A Psychedelic-Science Advocate Takes His Case to the Pentagon

Originally appearing here. For Rick Doblin, being invited to the Pentagon was an emotional experience. Growing up in the 60s, Doblin embraced the counterculture and protested the Vietnam war and the military-industrial complex behind it. Yesterday he was at the Pentagon trying to persuade military medical officials to permit a clinical trial that would test MDMA, the active ingredient in the party drug Ecstasy, in conjunction with psychotherapy, in active duty soldiers with post-traumatic stress disorder. “There’s been this history of conflict between psychedelics and the military, and we’re trying to say that’s not the only vision,” Doblin said. “There’s a way for us to come together.” Doblin is the founder and director of the non-profit Multidisciplinary Association for Psychedelic Studies (MAPS), which is trying to get drugs like psilocybin, LSD, and MDMA approved for medical use. MAPS has already sponsored small clinical trials of MDMA-assisted psychotherapy for PTSD, first in survivors of sexual abuse and assault, and now in military veterans, police, and firefighters. Doblin spoke with Wired about his military mission and what it says about shifting attitudes towards psychedelic drugs. Wired: What were you doing at the Pentagon? Rick Doblin: I am hoping to convince them to back a study with active duty soldiers with PTSD. But I’m not asking them to fund it. MAPS will fund a demonstration project. If it works, I’d hope they will fund future studies. This was our second meeting to talk about some sort of collaboration, and the meeting went really well. Wired: Was it strange for you to be there? Doblin: Just walking into the Pentagon and being invited to the Pentagon is a healing process for me personally, and I hope more broadly for society. In the 60s, society went in two directions: There was psychedelics and marijuana and anti-war protestors, and there was alcohol and beer and pro-Vietnam supporters. But now the war on drugs is losing steam, and the culture is coming together again after 45 years. But I don’t want to underestimate the resistance. When Michael Mithoefer [a South Carolina psychiatrist who has led two PTSD trials sponsored by MAPS] came to the Pentagon with me the first time, he shaved his ponytail off. The last time he did that was when he did his residency interviews after medical school. So we’re trying to do our part not to create countercultural flak, and I think that’s really key. Wired: The fact that they’re even considering this seems like an indication of how things have changed. Doblin: For so long the only story that’s been told has been exclusively one of risk. It’s been told for marijuana, MDMA, LSD, and psilocybin, and the risk has been exaggerated. Now that we’ve been able to start getting some evidence on the benefits, it changes people’s calculus. And the benefits are coming in areas that people are more worried about than they are about drugs, like end of life anxiety [in terminal cancer patients] and PTSD in veterans. We’re purposely choosing conditions that will resonate with people. Wired: What benefits have you seen so far in the study with veterans? Doblin: We’ve had 13 people enrolled. Three were firefighters, 10 were veterans. Some of them are seeing their symptoms reduced to the point that they’re no longer diagnosed with PTSD. They’re able to go back to work. I’m not saying it’s happening with everybody, but it’s happening to a significant number of them. The symptoms of PTSD are diminished to the point where we can speak about durable remission. From our long-term follow-up study [to the earlier clinical trial with assault victims] that we published in November in the Journal of Psychopharmacology, we found that at an average of three and a half years the benefits were sustained over time. Wired: How does MDMA-assisted psychotherapy work? Doblin: The first thing is three weekly sessions before they take MDMA to build a therapeutic alliance [with the therapist] and get a sense of what the issues are and prepare them for the experience. Then it’s an 8-hour session with a team of one male and one female therapist that starts around 10 in the morning and goes till 6 at night. And we require them to spend the night at the center. It’s like time out of life for them to reflect and integrate the experience. What happens during the session itself, and this is the hardest thing for traditional therapists to understand, is unstructured. Patients agree beforehand that if they don’t talk about the trauma themselves, we’ll bring it up. But we never have to do that. We’ll ask questions and reflect back what they’re saying, but there’s no set sequence. With MDMA they don’t have their normal fear response, and they’re more able to talk about the trauma and think about it. They look at the triggers, whether it’s a loud noise or seeing someone with a certain type of clothes that reminds them of their attacker. There’s this whole new understanding of memory which is that when you remember something it’s not like you’re pulling it off a hard drive, playing it, and then putting it away. The memory is reconsolidated or recreated, and that’s how people’s memories can shift. What it means is that when they’re remembering this incident under MDMA it gets reconsolidated without the fear being as strong as it was before. People actually remember more of the trauma under MDMA. It doesn’t just obliterate the memory in this Ecstasy-like haze. Wired: What’s your ultimate goal with this work? Doblin: Here we need to make a distinction between my end goal and MAPS’s end goal. MAPS is a 501(c)(3) non-profit organization, and one rule for them is you do not try to change the law. So our primary goal is to seek FDA approval to make [psychedelics] into prescription medicines and to foster research to better understand risks and benefits so people can reevaluate these horrific penalties for use. Wired: And for your personally? Doblin: Legalization. Regulation and taxation. Wired: The Psychedelic Science conference that MAPS helps organize does not feel like a typical scientific conference. Is it hard to foster serious scientific research without excluding people? Doblin: That is a delicate balance. Some people were excluded from speaking, and we were careful about which vendors were there. We tried to make a very strong pitch to people that the science is the key. Wired: So why not exclude the folks who are just interested in recreational use? Doblin: They’re me. I grew up loving to trip and dance all night. They’re part of the family. We gain strength because we didn’t cut our ties with our roots. We let the counterculture in, but we took precautions, so that the message wouldn’t be about reckless abandon. Wired: What kind of precautions? Doblin: There was an all-night party on Bicycle Day that was not sponsored by the conference, it was over in San Francisco, but we defensively deployed doctors and therapists to that party because we didn’t want an event that took place even tangentially associated with the conference to be associated with people flipping out. We had 15 people at our own conference patrolling at all times and being ready in case someone took acid and had a bad trip. Wired: Did anyone? Doblin: Two kids, probably in town for the Trey Anastasio show at the Fox Theater, came in. They’d bought some acid on the street, saw the sign for the conference, wandered into the hotel, and they had a difficult trip. And yet our staff assisted them so it didn’t result in a call to the police or the hotel saying “you guys are a hoard of trippers here.” We had a special room set aside just to take care of people who had difficult trips. Psyc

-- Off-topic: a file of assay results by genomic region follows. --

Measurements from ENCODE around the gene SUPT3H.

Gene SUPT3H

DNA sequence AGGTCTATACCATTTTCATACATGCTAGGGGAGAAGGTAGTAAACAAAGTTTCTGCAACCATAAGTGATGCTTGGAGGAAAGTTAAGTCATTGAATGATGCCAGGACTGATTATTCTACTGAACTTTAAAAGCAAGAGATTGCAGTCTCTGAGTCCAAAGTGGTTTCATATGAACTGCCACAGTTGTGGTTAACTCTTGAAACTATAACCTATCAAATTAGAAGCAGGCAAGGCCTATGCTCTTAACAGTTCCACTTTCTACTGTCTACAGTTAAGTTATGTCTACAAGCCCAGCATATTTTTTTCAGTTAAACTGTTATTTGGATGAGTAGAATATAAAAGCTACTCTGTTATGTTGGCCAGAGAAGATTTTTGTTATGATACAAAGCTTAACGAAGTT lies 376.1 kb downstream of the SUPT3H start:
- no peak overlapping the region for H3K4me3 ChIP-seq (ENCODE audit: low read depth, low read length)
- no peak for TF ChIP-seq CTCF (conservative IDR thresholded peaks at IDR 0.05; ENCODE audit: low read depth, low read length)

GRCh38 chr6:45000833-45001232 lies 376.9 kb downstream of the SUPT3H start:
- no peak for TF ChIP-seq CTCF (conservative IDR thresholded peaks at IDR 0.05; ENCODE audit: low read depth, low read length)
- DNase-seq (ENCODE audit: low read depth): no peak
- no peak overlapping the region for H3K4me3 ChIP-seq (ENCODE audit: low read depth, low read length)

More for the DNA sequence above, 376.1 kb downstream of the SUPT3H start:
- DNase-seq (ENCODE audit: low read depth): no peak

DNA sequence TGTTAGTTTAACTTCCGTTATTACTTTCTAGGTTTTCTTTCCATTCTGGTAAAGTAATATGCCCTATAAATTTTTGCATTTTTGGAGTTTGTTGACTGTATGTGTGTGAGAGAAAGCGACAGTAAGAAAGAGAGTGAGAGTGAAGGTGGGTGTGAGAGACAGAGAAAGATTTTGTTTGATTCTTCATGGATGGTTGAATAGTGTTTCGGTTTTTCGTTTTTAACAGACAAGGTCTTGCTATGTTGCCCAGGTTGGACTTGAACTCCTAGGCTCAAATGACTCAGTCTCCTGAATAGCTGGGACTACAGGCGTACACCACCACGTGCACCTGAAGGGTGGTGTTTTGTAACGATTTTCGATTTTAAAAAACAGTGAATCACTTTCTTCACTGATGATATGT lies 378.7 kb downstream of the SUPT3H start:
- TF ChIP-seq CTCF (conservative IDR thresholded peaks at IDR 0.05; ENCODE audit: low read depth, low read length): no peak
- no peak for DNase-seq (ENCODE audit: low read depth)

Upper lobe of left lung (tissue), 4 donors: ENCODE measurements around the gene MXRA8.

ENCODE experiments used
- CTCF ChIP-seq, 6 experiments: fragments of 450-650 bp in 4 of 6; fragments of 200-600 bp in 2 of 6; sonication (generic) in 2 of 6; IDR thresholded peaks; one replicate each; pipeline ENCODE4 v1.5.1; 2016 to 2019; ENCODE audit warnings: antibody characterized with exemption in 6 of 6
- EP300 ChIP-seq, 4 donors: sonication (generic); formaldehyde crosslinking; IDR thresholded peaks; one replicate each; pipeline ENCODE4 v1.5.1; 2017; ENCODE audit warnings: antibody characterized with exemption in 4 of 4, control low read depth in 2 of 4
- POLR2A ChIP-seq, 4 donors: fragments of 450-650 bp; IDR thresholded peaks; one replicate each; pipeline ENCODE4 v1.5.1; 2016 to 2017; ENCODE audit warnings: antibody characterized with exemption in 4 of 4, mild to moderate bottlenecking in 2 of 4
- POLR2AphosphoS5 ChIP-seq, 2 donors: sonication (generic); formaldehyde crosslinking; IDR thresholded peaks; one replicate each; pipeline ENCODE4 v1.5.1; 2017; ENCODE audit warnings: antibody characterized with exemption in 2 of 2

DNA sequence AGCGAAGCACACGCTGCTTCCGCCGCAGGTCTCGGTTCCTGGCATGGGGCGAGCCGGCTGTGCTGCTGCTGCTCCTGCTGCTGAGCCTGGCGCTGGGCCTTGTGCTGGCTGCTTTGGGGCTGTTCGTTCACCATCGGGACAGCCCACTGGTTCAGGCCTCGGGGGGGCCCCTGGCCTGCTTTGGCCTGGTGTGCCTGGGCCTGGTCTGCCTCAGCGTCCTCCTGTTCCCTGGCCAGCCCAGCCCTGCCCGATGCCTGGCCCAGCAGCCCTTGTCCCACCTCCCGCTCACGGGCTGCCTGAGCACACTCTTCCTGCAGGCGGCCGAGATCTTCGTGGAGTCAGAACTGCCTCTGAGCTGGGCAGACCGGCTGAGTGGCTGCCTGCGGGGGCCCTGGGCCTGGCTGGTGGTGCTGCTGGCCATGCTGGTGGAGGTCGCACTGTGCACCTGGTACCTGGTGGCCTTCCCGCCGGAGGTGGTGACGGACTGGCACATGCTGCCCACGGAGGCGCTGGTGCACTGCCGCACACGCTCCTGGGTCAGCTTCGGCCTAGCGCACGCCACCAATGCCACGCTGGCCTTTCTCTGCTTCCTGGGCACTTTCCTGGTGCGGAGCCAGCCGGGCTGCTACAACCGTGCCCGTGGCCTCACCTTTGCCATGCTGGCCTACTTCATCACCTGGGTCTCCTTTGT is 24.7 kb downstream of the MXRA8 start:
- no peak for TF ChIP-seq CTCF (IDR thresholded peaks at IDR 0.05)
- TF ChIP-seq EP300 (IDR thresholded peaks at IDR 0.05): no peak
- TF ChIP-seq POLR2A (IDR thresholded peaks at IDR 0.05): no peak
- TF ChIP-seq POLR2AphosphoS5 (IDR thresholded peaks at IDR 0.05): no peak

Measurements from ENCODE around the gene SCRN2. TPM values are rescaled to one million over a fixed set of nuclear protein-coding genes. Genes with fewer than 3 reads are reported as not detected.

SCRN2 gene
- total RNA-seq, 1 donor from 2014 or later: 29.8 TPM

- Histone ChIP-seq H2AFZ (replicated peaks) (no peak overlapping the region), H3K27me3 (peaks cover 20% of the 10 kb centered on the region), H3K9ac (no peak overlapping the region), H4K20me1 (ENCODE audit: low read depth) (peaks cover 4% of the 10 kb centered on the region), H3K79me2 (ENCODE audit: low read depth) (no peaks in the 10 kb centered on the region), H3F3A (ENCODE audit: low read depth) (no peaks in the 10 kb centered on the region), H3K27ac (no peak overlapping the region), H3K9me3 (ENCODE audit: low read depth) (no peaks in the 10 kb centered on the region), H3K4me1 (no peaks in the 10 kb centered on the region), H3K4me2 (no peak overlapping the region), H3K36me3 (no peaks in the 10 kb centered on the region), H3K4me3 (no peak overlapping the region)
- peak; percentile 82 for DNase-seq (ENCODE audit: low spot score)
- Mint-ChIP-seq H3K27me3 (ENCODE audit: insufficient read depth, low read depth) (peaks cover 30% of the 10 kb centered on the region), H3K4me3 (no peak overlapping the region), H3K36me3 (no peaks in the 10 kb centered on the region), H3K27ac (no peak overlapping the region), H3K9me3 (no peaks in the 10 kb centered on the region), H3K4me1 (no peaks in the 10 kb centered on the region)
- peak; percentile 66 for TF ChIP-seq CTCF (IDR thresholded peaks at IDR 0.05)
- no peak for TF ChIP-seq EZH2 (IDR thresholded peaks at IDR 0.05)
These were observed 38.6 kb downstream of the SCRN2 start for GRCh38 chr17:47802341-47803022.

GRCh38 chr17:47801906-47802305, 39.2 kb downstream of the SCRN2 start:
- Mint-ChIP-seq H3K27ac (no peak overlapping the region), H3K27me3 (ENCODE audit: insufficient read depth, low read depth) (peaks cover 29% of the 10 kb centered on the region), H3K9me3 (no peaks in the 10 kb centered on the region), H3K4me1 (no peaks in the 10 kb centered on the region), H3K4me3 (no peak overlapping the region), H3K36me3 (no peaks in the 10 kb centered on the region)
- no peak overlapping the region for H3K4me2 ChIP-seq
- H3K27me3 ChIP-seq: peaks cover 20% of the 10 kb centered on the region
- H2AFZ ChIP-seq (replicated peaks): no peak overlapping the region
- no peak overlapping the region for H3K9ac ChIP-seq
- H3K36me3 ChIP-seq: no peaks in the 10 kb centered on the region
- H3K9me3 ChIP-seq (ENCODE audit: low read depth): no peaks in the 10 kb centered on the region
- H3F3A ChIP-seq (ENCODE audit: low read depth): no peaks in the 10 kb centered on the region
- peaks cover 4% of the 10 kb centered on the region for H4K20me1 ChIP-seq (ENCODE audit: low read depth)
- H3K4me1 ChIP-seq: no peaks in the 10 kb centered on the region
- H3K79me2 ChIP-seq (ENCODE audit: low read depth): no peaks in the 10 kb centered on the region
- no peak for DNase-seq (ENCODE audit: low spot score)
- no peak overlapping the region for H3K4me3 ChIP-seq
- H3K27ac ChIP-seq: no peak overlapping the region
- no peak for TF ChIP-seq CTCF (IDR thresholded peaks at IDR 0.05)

hedelic harm reduction is an expanding part of what we’re doing [at MAPS]. There will always be people who go to parties and do the drugs and get in over their heads. So we make these alliances with with festival organizers and police so that the consequences won’t be getting shot full of tranquilizers and shipped off to jail for the night. We’re envisioning a post-prohibition world. Greg Miller of Wired interviews MAPS Founder and Executive Director Rick Doblin about his recent visits to the Pentagon to discuss treating PTSD in veterans with MDMA-assisted psychotherapy with senior military officials. Doblin also discusses the success of the Psychedelic Science 2013 conference and events, explains how MDMA-assisted psychotherapy works, and shares his vision for the future of psychedelic medicine.